In this issue
This year marks the 100th anniversary of the outbreak of the First World War, the most horrific war in human history up to that time. For four long years combatants dug in for indecisive trench warfare and industrialized slaughter that claimed 17 million lives. The optimism and faith in progress that had energized Western civilization before the war gave way to disillusionment and the "lost generation" afterward. Out of the rubble of World War I followed a second global war and then a third Cold one. To this day historians debate the causes.
Should every challenging family business relationship or dynamic be repaired? Some family disputes are not fixable. However, even if an educated guess says they are, could it be that in some circumstances attempts to resolve the underlying issues might actually be detrimental to the family and business?
Sometimes it seems easier to leave the running of the family business to professionals who earned their stripes working in the industry. But the most effective family businesses are those where the family, the board and the management form a true partnership. All three do their part in ensuring that the business strategies are being executed and are part of the important conversations taking place in the boardroom.
Success for a family business cannot be packaged in a neat bundle. There are too many nuances; family dynamics, succession, business revenue and multigenerational financial health all play into the mix. All companies have a web of challenges, but family businesses must balance these complexities and many other elements to capture growth without sacrificing family-oriented goals.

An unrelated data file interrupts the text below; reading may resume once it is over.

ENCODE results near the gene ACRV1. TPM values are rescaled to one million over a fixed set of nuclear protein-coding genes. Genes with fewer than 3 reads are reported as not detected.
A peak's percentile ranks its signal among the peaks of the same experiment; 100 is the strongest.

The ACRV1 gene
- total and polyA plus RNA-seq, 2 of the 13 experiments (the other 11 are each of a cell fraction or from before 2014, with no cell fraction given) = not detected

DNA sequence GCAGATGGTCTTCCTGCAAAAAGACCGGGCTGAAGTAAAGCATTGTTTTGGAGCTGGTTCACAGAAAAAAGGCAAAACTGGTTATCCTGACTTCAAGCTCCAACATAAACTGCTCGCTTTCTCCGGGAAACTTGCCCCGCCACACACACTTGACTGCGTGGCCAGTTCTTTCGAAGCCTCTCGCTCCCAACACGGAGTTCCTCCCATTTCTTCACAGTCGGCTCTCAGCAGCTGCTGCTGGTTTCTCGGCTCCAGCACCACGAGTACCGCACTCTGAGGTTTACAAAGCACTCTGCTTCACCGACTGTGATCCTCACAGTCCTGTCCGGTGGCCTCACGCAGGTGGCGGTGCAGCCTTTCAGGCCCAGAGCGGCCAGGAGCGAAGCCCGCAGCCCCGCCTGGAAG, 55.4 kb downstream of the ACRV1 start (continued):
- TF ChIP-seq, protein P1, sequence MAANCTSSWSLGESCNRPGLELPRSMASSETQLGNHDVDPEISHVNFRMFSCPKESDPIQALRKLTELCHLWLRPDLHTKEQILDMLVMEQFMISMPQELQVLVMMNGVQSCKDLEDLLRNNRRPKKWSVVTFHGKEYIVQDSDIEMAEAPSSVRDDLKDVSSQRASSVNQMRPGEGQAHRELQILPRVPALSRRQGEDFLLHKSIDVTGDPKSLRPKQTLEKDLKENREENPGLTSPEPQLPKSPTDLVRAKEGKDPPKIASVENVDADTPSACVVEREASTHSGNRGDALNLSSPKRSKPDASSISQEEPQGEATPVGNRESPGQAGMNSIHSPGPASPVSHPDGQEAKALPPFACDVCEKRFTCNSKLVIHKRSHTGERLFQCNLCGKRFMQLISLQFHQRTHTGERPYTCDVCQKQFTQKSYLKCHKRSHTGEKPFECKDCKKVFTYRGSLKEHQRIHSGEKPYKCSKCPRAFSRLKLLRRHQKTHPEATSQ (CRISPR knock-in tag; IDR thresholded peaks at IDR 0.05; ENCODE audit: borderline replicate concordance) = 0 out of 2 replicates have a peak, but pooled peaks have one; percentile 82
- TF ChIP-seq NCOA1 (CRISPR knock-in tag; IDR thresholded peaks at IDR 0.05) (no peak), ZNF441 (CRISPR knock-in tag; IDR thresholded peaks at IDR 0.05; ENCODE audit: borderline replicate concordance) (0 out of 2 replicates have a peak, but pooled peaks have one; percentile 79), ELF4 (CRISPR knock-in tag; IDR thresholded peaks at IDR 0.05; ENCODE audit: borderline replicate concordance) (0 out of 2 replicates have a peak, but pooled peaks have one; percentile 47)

What kind of feedback do you provide to your family and non-family employees? How much of it involves reprimanding or taking corrective actions? How often do you offer praise or encouragement? How often do you express gratitude?
There are many reasons why a family company ceases operations, but one routinely missed by family business boards, CEOs and advisers is the failure to view the family business as an "investment asset" rather than an "operating entity." This often results in disruptive family dynamics over time, since individual shareholders have differing investment objectives and needs. It also exposes families to inappropriate investment concentration and unrecognized "tail" risks, and causes them to incur lower family shareholder realized return with less liquidity.
Italian immigrant Philip Martino, a shoemaker who became a prosthetist, founded United Limb and Brace in Boston in 1914 with two partners. When a number of people suffered amputations after the 2013 Boston Marathon bombing, they turned to the Martino family's company, now called United Prosthetics, for help navigating their future.
Generation of family ownership: Eleventh.
About the company: We're in about 120 countries and distribute mainly through importers and wholesalers. We also have subsidiaries in a few larger countries and our own importers and distributors. We have around 1,200 employees, with 50 of them in the U.S.
Years with the company: Seventeen. I acquired my first title, executive vice president in the U.S., in 2000, and in 2004 I became CEO of that subsidiary. In July 2013 I took over from my father in Austria.